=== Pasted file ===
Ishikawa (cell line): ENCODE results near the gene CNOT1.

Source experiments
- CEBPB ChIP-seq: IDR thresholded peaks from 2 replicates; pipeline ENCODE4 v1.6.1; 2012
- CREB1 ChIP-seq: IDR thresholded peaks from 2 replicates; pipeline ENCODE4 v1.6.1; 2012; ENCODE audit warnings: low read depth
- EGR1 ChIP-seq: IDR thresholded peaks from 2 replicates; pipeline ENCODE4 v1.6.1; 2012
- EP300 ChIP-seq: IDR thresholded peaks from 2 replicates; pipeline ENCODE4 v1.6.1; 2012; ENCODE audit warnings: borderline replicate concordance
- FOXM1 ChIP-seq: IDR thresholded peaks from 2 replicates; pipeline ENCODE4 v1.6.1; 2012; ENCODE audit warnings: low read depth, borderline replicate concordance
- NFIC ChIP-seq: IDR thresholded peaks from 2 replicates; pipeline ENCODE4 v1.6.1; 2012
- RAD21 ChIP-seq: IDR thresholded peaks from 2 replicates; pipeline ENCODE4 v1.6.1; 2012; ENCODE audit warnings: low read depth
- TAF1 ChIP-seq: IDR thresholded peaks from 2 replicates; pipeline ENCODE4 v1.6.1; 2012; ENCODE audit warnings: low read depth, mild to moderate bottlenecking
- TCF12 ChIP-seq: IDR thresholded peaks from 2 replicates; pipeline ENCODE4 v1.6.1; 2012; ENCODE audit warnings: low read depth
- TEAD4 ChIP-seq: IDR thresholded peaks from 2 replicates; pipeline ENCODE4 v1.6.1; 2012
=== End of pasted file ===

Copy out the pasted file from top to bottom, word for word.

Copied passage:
Ishikawa (cell line): ENCODE results near the gene CNOT1.

Source experiments
- CEBPB ChIP-seq: IDR thresholded peaks from 2 replicates; pipeline ENCODE4 v1.6.1; 2012
- CREB1 ChIP-seq: IDR thresholded peaks from 2 replicates; pipeline ENCODE4 v1.6.1; 2012; ENCODE audit warnings: low read depth
- EGR1 ChIP-seq: IDR thresholded peaks from 2 replicates; pipeline ENCODE4 v1.6.1; 2012
- EP300 ChIP-seq: IDR thresholded peaks from 2 replicates; pipeline ENCODE4 v1.6.1; 2012; ENCODE audit warnings: borderline replicate concordance
- FOXM1 ChIP-seq: IDR thresholded peaks from 2 replicates; pipeline ENCODE4 v1.6.1; 2012; ENCODE audit warnings: low read depth, borderline replicate concordance
- NFIC ChIP-seq: IDR thresholded peaks from 2 replicates; pipeline ENCODE4 v1.6.1; 2012
- RAD21 ChIP-seq: IDR thresholded peaks from 2 replicates; pipeline ENCODE4 v1.6.1; 2012; ENCODE audit warnings: low read depth
- TAF1 ChIP-seq: IDR thresholded peaks from 2 replicates; pipeline ENCODE4 v1.6.1; 2012; ENCODE audit warnings: low read depth, mild to moderate bottlenecking
- TCF12 ChIP-seq: IDR thresholded peaks from 2 replicates; pipeline ENCODE4 v1.6.1; 2012; ENCODE audit warnings: low read depth
- TEAD4 ChIP-seq: IDR thresholded peaks from 2 replicates; pipeline ENCODE4 v1.6.1; 2012